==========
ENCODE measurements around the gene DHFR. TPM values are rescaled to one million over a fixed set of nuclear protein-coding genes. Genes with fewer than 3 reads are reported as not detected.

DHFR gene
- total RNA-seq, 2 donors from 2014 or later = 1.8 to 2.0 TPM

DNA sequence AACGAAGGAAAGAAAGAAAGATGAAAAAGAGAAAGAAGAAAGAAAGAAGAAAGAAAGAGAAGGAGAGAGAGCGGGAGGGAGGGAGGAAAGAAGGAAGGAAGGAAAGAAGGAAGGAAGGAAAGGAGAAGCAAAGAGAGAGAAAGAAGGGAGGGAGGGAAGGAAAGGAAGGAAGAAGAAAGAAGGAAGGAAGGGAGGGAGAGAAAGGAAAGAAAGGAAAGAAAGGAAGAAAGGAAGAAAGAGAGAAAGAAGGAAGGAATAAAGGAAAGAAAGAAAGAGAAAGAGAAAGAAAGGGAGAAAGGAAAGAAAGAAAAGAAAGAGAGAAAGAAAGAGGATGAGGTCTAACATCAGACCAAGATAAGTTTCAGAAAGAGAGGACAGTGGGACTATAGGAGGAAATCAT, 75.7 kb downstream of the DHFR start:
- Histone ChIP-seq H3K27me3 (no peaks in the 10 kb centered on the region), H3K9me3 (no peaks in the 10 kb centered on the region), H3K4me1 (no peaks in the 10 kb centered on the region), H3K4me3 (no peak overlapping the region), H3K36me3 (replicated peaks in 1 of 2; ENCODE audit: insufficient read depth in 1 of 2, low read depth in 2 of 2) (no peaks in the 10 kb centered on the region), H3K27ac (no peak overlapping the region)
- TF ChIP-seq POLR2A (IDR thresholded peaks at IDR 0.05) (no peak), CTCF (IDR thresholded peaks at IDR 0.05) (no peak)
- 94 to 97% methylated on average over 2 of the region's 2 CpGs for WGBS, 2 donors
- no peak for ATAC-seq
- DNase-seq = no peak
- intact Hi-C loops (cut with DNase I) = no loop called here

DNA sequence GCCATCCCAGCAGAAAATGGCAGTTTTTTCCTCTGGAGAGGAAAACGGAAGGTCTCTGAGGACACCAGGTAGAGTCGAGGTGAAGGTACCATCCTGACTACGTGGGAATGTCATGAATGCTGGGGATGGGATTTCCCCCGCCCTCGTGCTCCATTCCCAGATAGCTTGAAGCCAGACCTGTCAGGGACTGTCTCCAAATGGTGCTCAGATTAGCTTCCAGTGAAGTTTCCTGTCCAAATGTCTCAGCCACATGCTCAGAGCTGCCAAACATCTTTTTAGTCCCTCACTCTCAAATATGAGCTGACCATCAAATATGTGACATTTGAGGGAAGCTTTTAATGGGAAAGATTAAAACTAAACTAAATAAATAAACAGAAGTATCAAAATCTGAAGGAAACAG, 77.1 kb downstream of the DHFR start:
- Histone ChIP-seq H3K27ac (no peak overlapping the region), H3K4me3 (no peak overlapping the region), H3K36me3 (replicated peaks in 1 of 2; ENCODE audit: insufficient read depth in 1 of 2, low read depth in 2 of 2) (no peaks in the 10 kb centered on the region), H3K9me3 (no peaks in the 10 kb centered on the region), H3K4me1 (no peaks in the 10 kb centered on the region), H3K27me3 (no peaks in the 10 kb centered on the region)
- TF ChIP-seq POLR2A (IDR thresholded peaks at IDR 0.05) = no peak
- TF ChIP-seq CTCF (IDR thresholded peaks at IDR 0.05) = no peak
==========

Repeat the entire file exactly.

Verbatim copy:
ENCODE measurements around the gene DHFR. TPM values are rescaled to one million over a fixed set of nuclear protein-coding genes. Genes with fewer than 3 reads are reported as not detected.

DHFR gene
- total RNA-seq, 2 donors from 2014 or later = 1.8 to 2.0 TPM

DNA sequence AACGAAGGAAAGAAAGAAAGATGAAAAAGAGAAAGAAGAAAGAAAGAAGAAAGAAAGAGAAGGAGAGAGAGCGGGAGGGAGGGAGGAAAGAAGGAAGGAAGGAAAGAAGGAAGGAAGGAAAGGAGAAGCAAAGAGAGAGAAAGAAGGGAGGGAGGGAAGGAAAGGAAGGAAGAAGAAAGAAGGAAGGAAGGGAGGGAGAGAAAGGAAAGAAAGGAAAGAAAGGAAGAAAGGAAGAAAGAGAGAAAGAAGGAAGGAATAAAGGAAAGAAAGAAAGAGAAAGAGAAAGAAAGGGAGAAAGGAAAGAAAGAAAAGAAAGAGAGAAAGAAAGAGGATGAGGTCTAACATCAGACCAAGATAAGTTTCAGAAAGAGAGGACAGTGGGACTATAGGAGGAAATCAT, 75.7 kb downstream of the DHFR start:
- Histone ChIP-seq H3K27me3 (no peaks in the 10 kb centered on the region), H3K9me3 (no peaks in the 10 kb centered on the region), H3K4me1 (no peaks in the 10 kb centered on the region), H3K4me3 (no peak overlapping the region), H3K36me3 (replicated peaks in 1 of 2; ENCODE audit: insufficient read depth in 1 of 2, low read depth in 2 of 2) (no peaks in the 10 kb centered on the region), H3K27ac (no peak overlapping the region)
- TF ChIP-seq POLR2A (IDR thresholded peaks at IDR 0.05) (no peak), CTCF (IDR thresholded peaks at IDR 0.05) (no peak)
- 94 to 97% methylated on average over 2 of the region's 2 CpGs for WGBS, 2 donors
- no peak for ATAC-seq
- DNase-seq = no peak
- intact Hi-C loops (cut with DNase I) = no loop called here

DNA sequence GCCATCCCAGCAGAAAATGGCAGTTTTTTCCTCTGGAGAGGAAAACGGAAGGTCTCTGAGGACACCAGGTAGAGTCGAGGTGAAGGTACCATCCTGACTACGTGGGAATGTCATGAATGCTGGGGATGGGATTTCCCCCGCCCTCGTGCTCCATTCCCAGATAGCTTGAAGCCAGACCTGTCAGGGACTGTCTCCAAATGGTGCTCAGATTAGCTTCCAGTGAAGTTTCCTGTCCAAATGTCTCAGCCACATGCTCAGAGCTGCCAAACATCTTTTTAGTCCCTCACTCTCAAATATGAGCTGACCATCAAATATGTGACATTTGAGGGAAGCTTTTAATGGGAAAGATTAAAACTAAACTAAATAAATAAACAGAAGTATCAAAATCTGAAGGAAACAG, 77.1 kb downstream of the DHFR start:
- Histone ChIP-seq H3K27ac (no peak overlapping the region), H3K4me3 (no peak overlapping the region), H3K36me3 (replicated peaks in 1 of 2; ENCODE audit: insufficient read depth in 1 of 2, low read depth in 2 of 2) (no peaks in the 10 kb centered on the region), H3K9me3 (no peaks in the 10 kb centered on the region), H3K4me1 (no peaks in the 10 kb centered on the region), H3K27me3 (no peaks in the 10 kb centered on the region)
- TF ChIP-seq POLR2A (IDR thresholded peaks at IDR 0.05) = no peak
- TF ChIP-seq CTCF (IDR thresholded peaks at IDR 0.05) = no peak